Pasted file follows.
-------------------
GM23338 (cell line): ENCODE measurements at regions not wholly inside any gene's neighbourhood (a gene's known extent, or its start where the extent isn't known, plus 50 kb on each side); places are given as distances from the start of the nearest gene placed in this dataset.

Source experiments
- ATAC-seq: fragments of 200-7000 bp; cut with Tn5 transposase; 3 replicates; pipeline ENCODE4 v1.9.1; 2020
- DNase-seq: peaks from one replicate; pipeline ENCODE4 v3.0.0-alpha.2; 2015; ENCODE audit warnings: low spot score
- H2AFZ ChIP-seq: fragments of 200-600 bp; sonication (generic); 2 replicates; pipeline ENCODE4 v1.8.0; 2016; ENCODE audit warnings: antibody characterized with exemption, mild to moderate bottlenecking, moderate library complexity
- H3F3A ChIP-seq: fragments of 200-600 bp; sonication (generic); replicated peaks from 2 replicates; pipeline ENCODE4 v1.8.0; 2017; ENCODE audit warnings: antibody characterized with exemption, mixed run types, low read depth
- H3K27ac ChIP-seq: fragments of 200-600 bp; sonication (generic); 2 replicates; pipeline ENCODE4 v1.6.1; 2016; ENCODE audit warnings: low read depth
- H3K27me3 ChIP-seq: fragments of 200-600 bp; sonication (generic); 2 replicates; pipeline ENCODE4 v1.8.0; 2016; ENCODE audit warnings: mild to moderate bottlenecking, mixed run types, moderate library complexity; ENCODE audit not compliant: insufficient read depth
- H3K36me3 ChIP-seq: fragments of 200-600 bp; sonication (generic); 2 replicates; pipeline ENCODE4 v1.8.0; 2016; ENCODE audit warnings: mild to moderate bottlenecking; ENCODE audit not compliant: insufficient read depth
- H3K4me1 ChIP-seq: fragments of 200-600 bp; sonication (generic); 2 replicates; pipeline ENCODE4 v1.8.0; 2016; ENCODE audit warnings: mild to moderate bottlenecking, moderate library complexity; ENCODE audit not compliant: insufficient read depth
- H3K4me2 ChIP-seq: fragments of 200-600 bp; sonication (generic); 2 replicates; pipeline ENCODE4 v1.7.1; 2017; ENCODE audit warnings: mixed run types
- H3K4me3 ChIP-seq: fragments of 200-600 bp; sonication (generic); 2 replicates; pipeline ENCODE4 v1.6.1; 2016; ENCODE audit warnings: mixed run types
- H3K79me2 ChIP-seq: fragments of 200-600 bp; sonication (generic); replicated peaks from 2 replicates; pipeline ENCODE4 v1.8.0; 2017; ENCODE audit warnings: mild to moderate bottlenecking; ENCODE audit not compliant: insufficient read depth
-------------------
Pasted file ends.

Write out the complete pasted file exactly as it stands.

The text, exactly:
GM23338 (cell line): ENCODE measurements at regions not wholly inside any gene's neighbourhood (a gene's known extent, or its start where the extent isn't known, plus 50 kb on each side); places are given as distances from the start of the nearest gene placed in this dataset.

Source experiments
- ATAC-seq: fragments of 200-7000 bp; cut with Tn5 transposase; 3 replicates; pipeline ENCODE4 v1.9.1; 2020
- DNase-seq: peaks from one replicate; pipeline ENCODE4 v3.0.0-alpha.2; 2015; ENCODE audit warnings: low spot score
- H2AFZ ChIP-seq: fragments of 200-600 bp; sonication (generic); 2 replicates; pipeline ENCODE4 v1.8.0; 2016; ENCODE audit warnings: antibody characterized with exemption, mild to moderate bottlenecking, moderate library complexity
- H3F3A ChIP-seq: fragments of 200-600 bp; sonication (generic); replicated peaks from 2 replicates; pipeline ENCODE4 v1.8.0; 2017; ENCODE audit warnings: antibody characterized with exemption, mixed run types, low read depth
- H3K27ac ChIP-seq: fragments of 200-600 bp; sonication (generic); 2 replicates; pipeline ENCODE4 v1.6.1; 2016; ENCODE audit warnings: low read depth
- H3K27me3 ChIP-seq: fragments of 200-600 bp; sonication (generic); 2 replicates; pipeline ENCODE4 v1.8.0; 2016; ENCODE audit warnings: mild to moderate bottlenecking, mixed run types, moderate library complexity; ENCODE audit not compliant: insufficient read depth
- H3K36me3 ChIP-seq: fragments of 200-600 bp; sonication (generic); 2 replicates; pipeline ENCODE4 v1.8.0; 2016; ENCODE audit warnings: mild to moderate bottlenecking; ENCODE audit not compliant: insufficient read depth
- H3K4me1 ChIP-seq: fragments of 200-600 bp; sonication (generic); 2 replicates; pipeline ENCODE4 v1.8.0; 2016; ENCODE audit warnings: mild to moderate bottlenecking, moderate library complexity; ENCODE audit not compliant: insufficient read depth
- H3K4me2 ChIP-seq: fragments of 200-600 bp; sonication (generic); 2 replicates; pipeline ENCODE4 v1.7.1; 2017; ENCODE audit warnings: mixed run types
- H3K4me3 ChIP-seq: fragments of 200-600 bp; sonication (generic); 2 replicates; pipeline ENCODE4 v1.6.1; 2016; ENCODE audit warnings: mixed run types
- H3K79me2 ChIP-seq: fragments of 200-600 bp; sonication (generic); replicated peaks from 2 replicates; pipeline ENCODE4 v1.8.0; 2017; ENCODE audit warnings: mild to moderate bottlenecking; ENCODE audit not compliant: insufficient read depth